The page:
Martin O’Brien, ‘Jacquot and the Fifteen’

A French policeman gets invited to a billionaire’s villa in the South of France for a reunion of the rugby team for whom he once scored a famous match-winning try against England at Twickenham. Then he finds that his team-mates start dying. That’s enough of an unusual set-up to get me to pick a book of the library shelf without much hesitation.

I haven’t read any of the other books in Martin O’Brien‘s series, but I wouldn’t be surprised if they all featured the food and landscape of the South of France as heavily as this one does. There are times when the author seems to be part crime novelist, part travel guide and part food enthusiast. But it’s none the worse for that (after all, Donna Leon‘s Venetian crime novels not only give me the sense that I can explore the Venice behind the tourist trail but also taught me how to peel garlic).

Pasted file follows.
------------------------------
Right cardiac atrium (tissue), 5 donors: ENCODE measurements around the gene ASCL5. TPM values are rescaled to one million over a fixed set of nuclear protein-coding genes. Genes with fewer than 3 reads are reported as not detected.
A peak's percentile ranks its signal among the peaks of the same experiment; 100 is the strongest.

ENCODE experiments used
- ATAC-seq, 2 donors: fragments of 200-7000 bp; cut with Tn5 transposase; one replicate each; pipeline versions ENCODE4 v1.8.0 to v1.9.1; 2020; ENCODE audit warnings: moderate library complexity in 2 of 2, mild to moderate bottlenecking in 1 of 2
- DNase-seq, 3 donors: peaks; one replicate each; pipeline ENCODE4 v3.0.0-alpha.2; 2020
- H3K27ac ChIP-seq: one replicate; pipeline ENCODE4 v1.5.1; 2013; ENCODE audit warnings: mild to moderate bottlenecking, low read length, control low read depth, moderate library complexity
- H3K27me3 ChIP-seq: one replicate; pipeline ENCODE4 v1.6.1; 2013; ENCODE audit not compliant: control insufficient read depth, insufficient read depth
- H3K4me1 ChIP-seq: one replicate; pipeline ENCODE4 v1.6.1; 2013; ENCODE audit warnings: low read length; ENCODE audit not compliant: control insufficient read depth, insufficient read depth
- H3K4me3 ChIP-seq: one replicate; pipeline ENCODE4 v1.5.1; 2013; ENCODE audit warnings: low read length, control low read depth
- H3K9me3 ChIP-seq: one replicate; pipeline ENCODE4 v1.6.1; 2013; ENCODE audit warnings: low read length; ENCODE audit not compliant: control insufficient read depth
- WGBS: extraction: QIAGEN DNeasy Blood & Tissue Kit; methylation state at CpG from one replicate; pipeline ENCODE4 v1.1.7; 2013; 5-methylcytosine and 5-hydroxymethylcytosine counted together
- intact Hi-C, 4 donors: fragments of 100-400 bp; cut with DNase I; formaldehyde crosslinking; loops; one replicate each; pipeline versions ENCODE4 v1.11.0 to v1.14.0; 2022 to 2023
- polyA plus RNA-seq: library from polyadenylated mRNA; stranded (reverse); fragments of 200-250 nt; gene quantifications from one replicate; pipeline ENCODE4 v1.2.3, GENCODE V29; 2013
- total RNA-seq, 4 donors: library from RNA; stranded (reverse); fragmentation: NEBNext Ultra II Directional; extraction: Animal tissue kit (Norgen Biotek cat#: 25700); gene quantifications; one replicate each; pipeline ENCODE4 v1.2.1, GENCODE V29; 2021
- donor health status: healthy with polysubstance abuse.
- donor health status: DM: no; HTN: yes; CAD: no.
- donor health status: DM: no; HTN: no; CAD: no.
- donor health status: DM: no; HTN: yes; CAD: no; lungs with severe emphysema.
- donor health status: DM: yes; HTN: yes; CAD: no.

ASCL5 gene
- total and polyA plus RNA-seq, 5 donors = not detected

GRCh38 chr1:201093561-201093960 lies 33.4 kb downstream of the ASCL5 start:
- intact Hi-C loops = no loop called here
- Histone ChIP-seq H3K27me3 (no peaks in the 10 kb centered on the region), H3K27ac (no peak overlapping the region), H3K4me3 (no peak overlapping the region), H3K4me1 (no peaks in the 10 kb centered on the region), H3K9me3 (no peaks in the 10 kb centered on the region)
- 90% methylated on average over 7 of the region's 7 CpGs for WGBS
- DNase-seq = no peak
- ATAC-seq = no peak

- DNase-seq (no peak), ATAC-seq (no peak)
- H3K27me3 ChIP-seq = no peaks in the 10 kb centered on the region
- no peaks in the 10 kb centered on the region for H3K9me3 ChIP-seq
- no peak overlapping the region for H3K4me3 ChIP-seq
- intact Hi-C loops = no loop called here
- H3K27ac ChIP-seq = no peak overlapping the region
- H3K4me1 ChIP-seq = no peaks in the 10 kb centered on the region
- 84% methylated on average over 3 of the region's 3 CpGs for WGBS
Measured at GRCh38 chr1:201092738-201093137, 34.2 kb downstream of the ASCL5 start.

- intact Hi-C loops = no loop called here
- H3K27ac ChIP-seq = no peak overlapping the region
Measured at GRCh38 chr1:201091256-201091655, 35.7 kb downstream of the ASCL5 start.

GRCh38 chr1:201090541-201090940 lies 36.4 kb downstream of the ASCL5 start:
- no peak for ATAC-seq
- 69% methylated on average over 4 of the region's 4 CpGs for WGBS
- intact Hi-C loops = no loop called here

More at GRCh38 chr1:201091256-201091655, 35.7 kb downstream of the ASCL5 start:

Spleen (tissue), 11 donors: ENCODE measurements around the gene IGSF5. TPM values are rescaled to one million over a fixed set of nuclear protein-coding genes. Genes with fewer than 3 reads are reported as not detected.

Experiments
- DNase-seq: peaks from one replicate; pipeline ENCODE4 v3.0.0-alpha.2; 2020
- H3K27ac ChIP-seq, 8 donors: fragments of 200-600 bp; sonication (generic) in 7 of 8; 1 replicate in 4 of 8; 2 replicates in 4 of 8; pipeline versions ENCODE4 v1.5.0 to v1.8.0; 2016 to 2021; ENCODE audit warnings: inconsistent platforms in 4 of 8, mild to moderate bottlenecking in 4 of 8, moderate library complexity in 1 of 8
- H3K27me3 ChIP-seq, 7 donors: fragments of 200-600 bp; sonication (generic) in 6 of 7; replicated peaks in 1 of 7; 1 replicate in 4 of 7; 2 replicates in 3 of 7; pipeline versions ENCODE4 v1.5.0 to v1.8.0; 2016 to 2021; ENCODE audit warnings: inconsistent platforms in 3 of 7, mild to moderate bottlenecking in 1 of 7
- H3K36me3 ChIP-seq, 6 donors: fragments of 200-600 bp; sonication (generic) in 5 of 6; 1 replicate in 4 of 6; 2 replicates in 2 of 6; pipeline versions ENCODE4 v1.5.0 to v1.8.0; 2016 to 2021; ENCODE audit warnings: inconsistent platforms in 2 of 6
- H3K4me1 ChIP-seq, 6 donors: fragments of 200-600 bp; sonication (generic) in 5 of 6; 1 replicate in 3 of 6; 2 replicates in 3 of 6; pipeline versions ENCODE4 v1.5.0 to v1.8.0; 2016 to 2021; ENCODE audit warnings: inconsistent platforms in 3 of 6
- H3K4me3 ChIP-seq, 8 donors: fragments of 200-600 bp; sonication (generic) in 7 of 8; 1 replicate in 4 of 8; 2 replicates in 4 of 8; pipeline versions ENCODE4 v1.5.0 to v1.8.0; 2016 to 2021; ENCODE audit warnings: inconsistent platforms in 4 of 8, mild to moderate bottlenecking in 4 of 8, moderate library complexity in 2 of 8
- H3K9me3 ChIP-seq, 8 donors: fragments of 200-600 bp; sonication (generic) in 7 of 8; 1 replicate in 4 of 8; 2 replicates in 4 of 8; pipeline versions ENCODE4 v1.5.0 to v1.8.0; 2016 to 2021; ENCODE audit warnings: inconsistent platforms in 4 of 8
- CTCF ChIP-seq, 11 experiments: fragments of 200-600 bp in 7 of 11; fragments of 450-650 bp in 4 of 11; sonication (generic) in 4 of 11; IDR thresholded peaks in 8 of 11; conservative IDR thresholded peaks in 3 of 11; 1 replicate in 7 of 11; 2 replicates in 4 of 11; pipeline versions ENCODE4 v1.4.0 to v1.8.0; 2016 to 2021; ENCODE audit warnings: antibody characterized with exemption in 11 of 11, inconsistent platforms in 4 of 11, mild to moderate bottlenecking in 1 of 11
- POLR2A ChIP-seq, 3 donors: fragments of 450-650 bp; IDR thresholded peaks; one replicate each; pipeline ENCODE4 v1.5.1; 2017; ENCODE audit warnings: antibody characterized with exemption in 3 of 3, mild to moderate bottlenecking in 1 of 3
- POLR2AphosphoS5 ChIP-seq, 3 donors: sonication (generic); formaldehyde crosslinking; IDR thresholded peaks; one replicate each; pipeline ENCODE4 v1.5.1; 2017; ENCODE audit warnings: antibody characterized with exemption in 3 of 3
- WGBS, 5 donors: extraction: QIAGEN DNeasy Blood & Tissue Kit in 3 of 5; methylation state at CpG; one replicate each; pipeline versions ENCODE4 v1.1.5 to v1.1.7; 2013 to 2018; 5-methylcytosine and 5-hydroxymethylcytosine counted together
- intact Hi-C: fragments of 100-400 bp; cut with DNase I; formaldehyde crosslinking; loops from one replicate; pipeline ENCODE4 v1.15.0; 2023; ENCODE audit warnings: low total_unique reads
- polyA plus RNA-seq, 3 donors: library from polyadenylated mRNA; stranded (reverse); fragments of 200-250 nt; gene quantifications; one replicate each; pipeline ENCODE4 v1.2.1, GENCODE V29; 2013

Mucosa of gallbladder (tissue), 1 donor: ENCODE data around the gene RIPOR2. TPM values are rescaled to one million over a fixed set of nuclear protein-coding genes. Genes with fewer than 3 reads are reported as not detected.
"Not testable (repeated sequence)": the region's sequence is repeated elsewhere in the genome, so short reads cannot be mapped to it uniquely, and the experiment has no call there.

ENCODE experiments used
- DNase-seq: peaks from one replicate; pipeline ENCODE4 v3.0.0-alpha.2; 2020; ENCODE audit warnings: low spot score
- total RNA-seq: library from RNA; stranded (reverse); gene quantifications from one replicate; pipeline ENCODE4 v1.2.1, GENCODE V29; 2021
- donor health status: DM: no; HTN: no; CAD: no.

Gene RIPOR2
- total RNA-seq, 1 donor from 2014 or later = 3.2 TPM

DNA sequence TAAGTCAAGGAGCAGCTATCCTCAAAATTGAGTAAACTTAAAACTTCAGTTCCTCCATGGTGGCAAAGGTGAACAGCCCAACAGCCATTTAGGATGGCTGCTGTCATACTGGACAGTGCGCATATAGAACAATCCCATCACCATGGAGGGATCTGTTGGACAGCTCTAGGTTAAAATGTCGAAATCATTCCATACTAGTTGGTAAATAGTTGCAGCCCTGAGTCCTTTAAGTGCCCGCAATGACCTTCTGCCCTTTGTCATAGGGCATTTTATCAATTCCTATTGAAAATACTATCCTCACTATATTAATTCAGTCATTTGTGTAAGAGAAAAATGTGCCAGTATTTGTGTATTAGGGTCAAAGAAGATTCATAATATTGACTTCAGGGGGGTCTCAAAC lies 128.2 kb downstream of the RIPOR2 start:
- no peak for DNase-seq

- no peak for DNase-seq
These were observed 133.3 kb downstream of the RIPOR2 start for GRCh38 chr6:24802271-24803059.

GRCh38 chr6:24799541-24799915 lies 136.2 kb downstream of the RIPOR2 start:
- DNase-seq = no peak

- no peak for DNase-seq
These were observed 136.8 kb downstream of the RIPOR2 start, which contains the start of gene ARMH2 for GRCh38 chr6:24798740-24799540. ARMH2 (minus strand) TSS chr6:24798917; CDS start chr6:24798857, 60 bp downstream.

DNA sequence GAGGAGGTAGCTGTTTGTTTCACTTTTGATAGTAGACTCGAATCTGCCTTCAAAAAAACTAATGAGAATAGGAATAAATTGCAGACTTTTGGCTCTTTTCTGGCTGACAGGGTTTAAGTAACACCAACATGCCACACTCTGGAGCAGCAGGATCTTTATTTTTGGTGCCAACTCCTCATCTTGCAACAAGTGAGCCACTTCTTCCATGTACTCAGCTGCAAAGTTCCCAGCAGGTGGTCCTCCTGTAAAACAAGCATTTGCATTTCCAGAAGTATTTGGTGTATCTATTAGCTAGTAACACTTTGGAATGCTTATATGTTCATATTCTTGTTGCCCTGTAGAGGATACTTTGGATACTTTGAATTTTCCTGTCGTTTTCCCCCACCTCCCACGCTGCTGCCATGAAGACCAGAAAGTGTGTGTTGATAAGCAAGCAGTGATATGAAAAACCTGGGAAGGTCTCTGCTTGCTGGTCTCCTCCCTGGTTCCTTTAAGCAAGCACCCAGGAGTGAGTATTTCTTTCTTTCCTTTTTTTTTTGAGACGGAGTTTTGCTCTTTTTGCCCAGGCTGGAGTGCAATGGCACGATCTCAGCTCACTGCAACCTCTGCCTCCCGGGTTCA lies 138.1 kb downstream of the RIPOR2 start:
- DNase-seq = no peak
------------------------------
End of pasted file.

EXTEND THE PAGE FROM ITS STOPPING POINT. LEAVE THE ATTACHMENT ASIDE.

I found the hero’s relationship with his gorgeous new girlfriend to be a little cloying and it clogged up the plot a bit occasionally. I also found the denouement less satisfying than I’d hoped. But overall, not a bad read.

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